Key Policy Responses:
With its first confirmed case on January 21st, and first confirmed death about one month later, the United States is now considered a coronavirus hot spot. In response to the pandemic, the US government implemented several social distancing measures – school closures, travel restrictions, and non-essential business closures. It also implemented a number of fiscal policies, including the largest ever aid package in American history. The Coronavirus Aid, Relief and Economy Security Act, commonly referred to as the CARES Act, is estimated to cost 2.3 trillion USD, roughly 11.2% of the nation’s 2018 GDP.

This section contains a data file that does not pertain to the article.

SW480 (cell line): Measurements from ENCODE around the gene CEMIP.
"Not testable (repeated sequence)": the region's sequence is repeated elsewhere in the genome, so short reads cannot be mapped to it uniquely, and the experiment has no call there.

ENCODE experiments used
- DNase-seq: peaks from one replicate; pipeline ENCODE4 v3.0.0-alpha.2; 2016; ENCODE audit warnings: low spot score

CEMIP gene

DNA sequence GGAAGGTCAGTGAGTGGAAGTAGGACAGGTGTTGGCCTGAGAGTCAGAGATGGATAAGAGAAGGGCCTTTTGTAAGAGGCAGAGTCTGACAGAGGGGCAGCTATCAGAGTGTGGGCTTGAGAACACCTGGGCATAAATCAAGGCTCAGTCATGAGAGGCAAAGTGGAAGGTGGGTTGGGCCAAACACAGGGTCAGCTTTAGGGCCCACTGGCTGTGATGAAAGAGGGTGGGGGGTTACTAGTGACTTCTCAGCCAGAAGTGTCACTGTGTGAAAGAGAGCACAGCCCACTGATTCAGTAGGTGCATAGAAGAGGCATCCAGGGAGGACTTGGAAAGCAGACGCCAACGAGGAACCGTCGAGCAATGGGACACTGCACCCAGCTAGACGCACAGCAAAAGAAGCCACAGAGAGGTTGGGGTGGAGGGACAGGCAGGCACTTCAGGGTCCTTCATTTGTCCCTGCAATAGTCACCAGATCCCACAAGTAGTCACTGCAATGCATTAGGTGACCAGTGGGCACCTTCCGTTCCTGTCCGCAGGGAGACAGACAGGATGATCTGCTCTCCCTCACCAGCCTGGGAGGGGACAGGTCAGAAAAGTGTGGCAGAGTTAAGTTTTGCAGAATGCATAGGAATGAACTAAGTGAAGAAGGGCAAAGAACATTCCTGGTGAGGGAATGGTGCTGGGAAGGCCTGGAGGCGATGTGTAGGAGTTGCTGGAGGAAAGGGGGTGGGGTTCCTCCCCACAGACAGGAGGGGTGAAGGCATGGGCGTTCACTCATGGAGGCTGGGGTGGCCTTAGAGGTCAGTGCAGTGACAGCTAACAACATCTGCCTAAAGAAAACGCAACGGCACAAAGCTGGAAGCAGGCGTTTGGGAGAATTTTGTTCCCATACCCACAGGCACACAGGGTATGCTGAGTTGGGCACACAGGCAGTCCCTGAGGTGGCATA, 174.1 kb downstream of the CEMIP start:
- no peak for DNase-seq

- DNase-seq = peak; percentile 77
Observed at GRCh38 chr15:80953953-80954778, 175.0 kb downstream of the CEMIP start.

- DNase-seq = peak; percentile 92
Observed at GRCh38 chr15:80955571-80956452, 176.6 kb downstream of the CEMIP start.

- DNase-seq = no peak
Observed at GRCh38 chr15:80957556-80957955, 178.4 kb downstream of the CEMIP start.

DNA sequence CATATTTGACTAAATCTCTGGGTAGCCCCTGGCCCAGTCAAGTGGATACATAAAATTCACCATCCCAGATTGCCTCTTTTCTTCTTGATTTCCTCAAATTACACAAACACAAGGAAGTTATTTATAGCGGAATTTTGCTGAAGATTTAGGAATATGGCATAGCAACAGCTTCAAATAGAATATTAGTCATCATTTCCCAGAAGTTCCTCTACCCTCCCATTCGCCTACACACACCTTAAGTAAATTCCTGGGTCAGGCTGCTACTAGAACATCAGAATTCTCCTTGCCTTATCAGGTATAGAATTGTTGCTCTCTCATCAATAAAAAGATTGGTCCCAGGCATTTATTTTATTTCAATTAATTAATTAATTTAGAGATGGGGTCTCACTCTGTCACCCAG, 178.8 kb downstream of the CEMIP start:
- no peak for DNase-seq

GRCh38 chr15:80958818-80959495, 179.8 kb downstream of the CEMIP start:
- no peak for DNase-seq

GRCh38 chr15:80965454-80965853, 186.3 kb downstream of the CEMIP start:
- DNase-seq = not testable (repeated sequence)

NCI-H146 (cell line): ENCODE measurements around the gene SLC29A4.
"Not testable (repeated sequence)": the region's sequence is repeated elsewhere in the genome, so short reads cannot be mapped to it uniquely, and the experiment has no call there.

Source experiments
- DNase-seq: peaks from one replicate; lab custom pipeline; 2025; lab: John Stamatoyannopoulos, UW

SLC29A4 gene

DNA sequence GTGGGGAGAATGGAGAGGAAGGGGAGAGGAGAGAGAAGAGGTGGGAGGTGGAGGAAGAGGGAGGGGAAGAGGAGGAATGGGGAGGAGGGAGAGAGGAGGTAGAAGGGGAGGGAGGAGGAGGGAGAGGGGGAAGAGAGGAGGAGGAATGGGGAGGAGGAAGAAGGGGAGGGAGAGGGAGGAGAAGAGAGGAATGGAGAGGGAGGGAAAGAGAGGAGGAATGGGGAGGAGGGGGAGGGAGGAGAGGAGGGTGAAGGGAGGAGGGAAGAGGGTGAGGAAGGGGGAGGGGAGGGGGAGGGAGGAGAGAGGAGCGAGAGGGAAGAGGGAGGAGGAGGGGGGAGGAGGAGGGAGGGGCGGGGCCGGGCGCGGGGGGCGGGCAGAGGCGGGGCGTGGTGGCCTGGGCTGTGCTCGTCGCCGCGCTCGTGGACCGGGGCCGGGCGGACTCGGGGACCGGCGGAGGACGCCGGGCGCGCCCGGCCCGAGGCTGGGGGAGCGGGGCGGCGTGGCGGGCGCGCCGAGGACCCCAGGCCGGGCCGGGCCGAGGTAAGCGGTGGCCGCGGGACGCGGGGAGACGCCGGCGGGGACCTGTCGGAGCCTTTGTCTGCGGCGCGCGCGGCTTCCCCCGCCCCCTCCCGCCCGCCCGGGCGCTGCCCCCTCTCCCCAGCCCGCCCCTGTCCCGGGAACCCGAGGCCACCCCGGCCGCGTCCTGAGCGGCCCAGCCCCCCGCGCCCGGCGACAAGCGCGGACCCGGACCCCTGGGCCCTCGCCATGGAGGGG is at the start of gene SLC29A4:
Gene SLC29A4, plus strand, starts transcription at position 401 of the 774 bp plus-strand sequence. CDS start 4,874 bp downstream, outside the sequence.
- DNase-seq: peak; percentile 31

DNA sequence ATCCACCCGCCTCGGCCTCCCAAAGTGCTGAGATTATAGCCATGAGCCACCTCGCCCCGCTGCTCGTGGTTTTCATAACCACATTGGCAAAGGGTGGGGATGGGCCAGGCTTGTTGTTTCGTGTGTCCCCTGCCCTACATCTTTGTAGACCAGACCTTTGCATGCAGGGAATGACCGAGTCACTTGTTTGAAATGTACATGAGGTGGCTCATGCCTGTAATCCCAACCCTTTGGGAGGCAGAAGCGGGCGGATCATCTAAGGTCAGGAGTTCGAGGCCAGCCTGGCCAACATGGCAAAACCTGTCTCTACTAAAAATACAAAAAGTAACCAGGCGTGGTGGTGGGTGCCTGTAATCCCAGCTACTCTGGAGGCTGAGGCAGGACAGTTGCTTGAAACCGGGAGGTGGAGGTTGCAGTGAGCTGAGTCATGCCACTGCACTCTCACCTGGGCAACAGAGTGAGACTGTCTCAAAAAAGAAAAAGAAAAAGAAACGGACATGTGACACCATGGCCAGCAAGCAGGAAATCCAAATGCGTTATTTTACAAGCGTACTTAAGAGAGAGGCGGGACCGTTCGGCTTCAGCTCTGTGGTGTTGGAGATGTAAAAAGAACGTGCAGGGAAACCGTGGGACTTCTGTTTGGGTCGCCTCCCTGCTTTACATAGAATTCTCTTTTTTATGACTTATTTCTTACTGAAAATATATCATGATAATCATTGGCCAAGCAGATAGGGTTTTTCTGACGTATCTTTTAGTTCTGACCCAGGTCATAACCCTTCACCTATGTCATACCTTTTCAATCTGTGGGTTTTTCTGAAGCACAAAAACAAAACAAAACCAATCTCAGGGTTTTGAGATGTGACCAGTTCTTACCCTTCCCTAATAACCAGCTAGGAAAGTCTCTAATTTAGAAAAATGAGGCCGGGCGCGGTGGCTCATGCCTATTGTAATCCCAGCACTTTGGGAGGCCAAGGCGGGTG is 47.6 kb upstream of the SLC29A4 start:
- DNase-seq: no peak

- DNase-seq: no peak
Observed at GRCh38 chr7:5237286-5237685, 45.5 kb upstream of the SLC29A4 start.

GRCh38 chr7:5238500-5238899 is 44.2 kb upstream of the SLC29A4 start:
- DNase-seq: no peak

The Act includes a 349 billion USD (1.7% of GDP) forgivable Small Business Administration loan package, known as the Paycheck Protection Program (PPP). Eligible small businesses can borrow up to 2.5 times their average monthly payroll expenses, subject to a 10 million USD cap to cover payroll costs, mortgages, and utilities. One unique feature of the PPP is that loan proceeds used to cover certain expenses can be fully forgiven. Starting on Friday, April 3rd, small businesses were able to apply for the first-come-first-served loan program. Within 13 days, on Thursday, April 16, the SBA announced it had distributed its initial funding. Legislation was signed on April 24 adding an additional 310 billion USD to the PPP loan program. The SBA resumed acceptance of applications on April 27.
Other measures include an expansion of the Economic Injury Disaster Loan, expansion of unemployment insurance benefits, and a one-time stimulus check to American households.